The outcomes of upward and downward social comparisons can have a substantial impact on our feelings, on our attempts to do better, and even on whether or not we want to continue performing an activity. When we compare positively with others and we feel that we are meeting our goals and living up to the expectations set by ourselves and others, we feel good about ourselves, enjoy the activity, and work harder at it. When we compare negatively with others, however, we are more likely to feel poorly about ourselves and enjoy the activity less, and we may even stop performing it entirely. When social comparisons come up poorly for us, we may experience depression or anxiety, and these discrepancies are important determinants of our self-esteem (Higgins, Loeb, & Moretti, 1995; Strauman & Higgins, 1988).
Although everyone makes social comparisons, both upward and downward, there are some sources of differences in how often we do so and which type we tend to favor. As downward social comparisons generally increase and upward ones generally decrease self-esteem, and the pursuit of high self-esteem, as we have seen, is more prominent in Western as opposed to Eastern cultures, then it should come as no surprise that there are cultural differences here. White and Lehman (2005), for example, found that Asian Canadians made more upward social comparisons than did European Canadians, particularly following failures and when the opportunity to self-improve was made salient. These findings, the authors suggest, indicate that the Asian Canadians were using social comparisons more as a vehicle for self-improvement than self-enhancement.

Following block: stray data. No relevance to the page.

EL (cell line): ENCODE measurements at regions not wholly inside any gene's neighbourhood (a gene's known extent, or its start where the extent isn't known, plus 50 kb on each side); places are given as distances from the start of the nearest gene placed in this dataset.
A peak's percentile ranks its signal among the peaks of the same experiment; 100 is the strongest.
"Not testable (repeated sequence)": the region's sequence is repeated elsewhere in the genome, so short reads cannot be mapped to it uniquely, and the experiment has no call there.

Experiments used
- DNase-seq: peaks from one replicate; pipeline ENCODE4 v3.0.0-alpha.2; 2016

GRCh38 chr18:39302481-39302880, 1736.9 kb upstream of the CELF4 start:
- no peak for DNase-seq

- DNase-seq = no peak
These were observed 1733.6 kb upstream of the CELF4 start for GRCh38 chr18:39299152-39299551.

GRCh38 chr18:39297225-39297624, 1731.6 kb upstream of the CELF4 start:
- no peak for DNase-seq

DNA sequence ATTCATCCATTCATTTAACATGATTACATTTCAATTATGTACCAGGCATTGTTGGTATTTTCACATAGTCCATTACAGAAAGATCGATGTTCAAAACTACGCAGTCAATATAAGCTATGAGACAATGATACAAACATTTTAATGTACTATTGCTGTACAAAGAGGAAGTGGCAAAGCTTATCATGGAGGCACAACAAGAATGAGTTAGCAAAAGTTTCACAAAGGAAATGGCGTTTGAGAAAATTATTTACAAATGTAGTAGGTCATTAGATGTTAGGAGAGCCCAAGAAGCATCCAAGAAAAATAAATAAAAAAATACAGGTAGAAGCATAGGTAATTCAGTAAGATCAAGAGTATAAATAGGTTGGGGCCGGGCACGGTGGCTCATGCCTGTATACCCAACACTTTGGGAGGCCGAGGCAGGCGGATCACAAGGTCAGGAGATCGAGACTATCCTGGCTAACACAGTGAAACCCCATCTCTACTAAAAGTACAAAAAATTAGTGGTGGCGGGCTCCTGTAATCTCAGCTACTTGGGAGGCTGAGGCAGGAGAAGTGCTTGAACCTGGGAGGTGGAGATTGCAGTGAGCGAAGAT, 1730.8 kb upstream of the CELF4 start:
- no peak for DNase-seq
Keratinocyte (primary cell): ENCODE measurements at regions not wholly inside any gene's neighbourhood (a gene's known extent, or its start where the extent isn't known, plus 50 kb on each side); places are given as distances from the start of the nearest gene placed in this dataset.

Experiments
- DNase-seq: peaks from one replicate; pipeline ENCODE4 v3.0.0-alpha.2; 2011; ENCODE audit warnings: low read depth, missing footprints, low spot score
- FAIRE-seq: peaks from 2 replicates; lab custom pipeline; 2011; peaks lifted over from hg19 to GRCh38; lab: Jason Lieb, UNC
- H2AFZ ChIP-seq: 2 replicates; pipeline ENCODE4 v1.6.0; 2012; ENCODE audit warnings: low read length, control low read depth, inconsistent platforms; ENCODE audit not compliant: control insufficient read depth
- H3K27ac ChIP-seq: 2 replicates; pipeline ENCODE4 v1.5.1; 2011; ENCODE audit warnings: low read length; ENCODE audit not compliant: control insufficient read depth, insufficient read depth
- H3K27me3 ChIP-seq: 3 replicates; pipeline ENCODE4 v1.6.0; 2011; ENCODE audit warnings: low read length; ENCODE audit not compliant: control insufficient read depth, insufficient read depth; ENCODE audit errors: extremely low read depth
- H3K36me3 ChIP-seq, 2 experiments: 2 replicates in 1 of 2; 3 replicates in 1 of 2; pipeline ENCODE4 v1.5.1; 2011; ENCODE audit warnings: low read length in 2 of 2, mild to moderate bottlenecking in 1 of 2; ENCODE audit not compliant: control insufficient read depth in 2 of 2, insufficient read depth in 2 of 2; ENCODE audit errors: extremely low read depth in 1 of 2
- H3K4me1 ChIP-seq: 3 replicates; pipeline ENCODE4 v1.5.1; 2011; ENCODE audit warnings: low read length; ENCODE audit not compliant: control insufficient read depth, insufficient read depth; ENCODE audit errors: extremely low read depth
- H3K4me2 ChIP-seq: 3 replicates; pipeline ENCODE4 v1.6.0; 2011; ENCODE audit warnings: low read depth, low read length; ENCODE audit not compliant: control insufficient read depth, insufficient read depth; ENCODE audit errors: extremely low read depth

There are also some age-related trends in social comparison. In general, older adults tend to make more downward comparisons than do younger adults, which is part of the reason why their self-esteem is typically higher (Helgeson & Mickelson, 2000). Older adults also use more downward social comparisons to cope with feelings of regret than do younger adults, and these comparisons are often more effective for them (Bauer, Wrosch, & Jobin, 2008). In addition to these cultural and age differences in social comparison processes, there are also individual differences. People who score higher on a measure of social comparison orientation have been found to experience more positive affect following downward social comparisons and more negative affect following upward ones (Buunk, Zurriaga, Peiró, Nauta, & Gosalvez, 2005).